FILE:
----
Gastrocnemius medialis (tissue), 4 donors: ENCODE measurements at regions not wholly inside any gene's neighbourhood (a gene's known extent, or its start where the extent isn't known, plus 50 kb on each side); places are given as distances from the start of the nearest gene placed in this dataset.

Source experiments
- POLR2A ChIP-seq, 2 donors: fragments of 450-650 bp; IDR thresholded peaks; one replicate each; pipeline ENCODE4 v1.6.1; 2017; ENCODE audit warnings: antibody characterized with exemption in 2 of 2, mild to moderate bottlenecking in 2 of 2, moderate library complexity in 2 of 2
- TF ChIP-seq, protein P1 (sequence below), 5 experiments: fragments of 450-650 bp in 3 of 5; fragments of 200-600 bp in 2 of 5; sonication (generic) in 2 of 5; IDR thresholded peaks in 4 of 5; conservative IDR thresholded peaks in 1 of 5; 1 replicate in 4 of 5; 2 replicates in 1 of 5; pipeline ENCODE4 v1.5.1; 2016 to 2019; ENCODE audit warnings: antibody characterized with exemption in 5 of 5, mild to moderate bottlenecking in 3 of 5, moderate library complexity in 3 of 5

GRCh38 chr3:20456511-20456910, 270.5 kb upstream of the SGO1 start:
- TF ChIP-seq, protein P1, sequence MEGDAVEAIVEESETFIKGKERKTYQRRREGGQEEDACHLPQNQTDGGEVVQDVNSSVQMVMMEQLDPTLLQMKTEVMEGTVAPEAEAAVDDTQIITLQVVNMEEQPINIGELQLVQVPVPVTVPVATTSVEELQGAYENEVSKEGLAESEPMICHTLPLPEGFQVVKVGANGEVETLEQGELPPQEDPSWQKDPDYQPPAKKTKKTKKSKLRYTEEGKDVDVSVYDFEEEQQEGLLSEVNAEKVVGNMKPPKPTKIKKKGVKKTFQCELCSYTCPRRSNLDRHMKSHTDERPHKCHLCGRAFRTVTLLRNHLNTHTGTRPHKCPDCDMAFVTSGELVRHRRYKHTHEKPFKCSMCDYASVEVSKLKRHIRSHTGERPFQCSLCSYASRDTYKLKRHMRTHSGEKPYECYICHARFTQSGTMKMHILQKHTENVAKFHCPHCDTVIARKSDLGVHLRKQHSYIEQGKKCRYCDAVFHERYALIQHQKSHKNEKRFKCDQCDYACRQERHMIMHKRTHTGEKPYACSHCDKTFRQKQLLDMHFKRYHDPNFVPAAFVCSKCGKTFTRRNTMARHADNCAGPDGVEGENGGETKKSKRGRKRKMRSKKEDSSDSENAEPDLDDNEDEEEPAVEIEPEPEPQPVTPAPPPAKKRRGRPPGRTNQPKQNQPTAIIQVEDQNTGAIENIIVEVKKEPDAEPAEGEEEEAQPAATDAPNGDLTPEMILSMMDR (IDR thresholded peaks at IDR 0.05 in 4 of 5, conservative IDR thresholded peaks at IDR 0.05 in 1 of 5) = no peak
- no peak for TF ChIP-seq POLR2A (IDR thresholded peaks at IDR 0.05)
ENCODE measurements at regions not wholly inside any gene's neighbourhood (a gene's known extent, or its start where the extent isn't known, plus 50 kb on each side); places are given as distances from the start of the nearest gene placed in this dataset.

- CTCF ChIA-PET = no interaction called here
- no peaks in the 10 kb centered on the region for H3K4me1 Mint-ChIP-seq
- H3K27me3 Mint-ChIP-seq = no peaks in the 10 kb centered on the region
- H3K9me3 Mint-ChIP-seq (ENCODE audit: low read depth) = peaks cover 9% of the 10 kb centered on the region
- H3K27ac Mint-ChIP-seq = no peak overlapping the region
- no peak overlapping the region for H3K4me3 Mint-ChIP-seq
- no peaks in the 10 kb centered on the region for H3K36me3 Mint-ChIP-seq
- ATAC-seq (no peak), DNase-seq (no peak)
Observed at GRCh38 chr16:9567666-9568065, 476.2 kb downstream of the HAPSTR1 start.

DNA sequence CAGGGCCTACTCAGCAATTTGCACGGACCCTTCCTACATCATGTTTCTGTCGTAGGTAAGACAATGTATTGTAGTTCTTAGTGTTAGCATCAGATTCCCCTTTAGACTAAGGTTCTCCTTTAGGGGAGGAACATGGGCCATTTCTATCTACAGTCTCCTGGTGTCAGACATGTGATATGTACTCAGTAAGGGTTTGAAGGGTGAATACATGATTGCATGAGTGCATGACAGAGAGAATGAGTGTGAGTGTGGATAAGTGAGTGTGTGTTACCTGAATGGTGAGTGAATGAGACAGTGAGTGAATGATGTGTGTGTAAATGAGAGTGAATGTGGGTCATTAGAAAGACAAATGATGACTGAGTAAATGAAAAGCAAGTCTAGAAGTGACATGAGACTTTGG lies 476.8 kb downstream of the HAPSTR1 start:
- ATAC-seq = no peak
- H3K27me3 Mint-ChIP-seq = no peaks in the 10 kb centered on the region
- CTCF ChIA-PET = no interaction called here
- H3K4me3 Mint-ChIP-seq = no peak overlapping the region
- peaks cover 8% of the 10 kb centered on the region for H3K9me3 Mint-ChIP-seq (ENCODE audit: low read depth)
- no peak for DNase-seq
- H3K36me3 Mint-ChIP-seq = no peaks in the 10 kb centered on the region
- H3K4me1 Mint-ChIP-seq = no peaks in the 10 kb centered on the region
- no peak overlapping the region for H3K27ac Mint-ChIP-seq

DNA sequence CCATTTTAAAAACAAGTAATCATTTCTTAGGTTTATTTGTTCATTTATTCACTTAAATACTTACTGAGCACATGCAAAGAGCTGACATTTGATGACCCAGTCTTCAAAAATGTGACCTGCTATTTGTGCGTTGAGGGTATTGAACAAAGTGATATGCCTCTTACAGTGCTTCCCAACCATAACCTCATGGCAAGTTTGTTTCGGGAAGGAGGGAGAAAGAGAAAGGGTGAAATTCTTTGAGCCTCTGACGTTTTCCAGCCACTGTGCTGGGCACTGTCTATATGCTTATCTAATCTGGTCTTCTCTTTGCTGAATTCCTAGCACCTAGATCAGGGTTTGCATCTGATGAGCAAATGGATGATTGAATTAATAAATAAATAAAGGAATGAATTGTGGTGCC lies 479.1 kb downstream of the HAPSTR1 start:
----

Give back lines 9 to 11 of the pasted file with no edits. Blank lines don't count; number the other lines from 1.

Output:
- CTCF ChIA-PET = no interaction called here
- no peaks in the 10 kb centered on the region for H3K4me1 Mint-ChIP-seq
- H3K27me3 Mint-ChIP-seq = no peaks in the 10 kb centered on the region